If you're considering purchasing this book, keep in mind, it's quite brief. I would have liked more depth and detail with regards to the physical challenges of his 18 months with the "Minimites". I was reading this book in the hopes of actually learning something about living a low-tech lifestyle, but Eric chose to focus more on the emotional impact the lifestyle had on himself and his wife, and he spent a large part of the story giving brief portrayals of his neighbors in the community.

What Eric does provide is certainly not bad. I enjoyed the diversity of the neighborhood around him, and I did like the basic theme of the book - when people are brought together under the auspices of labor, a true sense of community is obtained and the work itself is all but forgotten. I just didn't feel that this short read (a very fast reading 256 pages) provided the depth I was looking for.
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Format: Hardcover Verified Purchase
What makes this such an interesting book is a variety of things. First off the author is MIT educated, Catholic and willing along with his new wife to try an experiment. Live with as little technology as possible for over a year, maybe two. True, they do not go cold turkey, because they do own a car which they keep and use for over a year. But considering the way they grew up and lived, going sans indoor plumbing, regular washer and dryer, cook stove, refrigerator, computer, telephone is a huge cultural shock for someone. Especially if its a way of life and not simply a break from the regular world.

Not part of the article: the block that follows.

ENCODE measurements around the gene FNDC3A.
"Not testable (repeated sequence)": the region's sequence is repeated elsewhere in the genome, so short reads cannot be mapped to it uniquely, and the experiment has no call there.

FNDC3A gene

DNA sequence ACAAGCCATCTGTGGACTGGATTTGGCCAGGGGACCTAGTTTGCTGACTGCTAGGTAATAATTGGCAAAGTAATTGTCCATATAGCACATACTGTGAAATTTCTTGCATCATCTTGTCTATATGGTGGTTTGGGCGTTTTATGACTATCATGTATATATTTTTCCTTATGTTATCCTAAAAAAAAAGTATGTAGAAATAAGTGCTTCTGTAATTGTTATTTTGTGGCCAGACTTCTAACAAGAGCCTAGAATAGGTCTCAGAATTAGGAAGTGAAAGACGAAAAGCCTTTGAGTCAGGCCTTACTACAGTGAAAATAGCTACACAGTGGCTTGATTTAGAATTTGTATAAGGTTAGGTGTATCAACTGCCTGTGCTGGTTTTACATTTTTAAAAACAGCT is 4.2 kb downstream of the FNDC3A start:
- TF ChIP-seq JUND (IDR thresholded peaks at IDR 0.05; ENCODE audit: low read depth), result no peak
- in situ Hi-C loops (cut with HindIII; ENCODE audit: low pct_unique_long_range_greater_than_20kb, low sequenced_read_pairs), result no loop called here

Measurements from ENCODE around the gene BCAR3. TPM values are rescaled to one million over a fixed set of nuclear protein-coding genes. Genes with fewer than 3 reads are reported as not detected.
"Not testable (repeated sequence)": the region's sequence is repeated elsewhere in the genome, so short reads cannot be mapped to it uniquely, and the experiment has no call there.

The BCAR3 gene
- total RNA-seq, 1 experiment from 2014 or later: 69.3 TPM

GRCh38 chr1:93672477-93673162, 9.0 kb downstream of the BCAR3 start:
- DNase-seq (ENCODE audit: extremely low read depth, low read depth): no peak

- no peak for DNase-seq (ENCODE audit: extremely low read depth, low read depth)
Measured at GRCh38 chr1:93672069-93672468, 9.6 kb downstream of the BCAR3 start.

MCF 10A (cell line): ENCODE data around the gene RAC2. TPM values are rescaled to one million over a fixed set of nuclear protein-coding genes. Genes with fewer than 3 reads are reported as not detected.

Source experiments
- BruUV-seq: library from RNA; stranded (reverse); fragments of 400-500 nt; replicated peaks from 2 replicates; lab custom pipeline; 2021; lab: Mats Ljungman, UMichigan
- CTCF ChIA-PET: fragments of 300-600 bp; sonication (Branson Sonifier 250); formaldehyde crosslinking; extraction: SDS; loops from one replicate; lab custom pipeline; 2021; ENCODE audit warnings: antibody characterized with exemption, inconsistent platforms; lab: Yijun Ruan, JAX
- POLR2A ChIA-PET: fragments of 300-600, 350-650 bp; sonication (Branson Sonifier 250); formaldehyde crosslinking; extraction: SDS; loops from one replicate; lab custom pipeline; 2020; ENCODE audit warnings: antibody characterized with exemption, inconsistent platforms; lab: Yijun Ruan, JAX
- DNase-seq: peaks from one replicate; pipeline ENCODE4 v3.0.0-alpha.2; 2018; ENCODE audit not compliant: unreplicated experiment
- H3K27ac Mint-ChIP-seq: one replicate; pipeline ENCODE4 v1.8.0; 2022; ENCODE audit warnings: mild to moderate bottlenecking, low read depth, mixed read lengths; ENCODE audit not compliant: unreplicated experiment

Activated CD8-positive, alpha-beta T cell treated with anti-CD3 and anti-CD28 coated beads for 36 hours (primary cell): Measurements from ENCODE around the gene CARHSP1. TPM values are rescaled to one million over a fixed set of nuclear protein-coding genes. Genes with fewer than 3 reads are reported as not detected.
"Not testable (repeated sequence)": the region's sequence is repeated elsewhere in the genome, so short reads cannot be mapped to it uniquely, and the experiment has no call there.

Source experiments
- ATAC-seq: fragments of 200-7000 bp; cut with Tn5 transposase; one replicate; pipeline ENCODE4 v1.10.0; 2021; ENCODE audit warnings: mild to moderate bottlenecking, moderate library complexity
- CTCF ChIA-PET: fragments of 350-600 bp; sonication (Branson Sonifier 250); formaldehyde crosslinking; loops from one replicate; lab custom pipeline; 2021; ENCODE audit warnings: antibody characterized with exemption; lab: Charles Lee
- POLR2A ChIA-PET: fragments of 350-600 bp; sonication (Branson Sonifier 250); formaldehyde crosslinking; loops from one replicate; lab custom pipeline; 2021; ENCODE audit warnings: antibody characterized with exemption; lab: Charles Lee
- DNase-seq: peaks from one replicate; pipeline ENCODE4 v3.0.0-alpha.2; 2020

Loved reading how they struggled to shed the small issues like sleeping in, or taking naps when the work became so hard and the heat outside to hot. Interesting reading how they dealt with work, cooking, canning food, using an old wringer washer that required hauling water, heating it etc. Same with taking a hot bath. Hot summers and something as simple as moving the bed layout and opening windows for a cross breeze.

Or the work of planting enough pumpkins and sorghum to sell to at least meet expenses. Learning how to use a horse drawn plow and harvester. Rasing chickens and swine for food and all that is involved with culling them and preserving what one grows so one can survive and eat during the non productive winter months.

Then having a baby at home and incorporating washing diapers, late night feedings, with keeping the homestead going on less sleep. Dealing with squabbles that were about her sewing away and he's hungry from working all day, yet nothing has been cooked for dinner.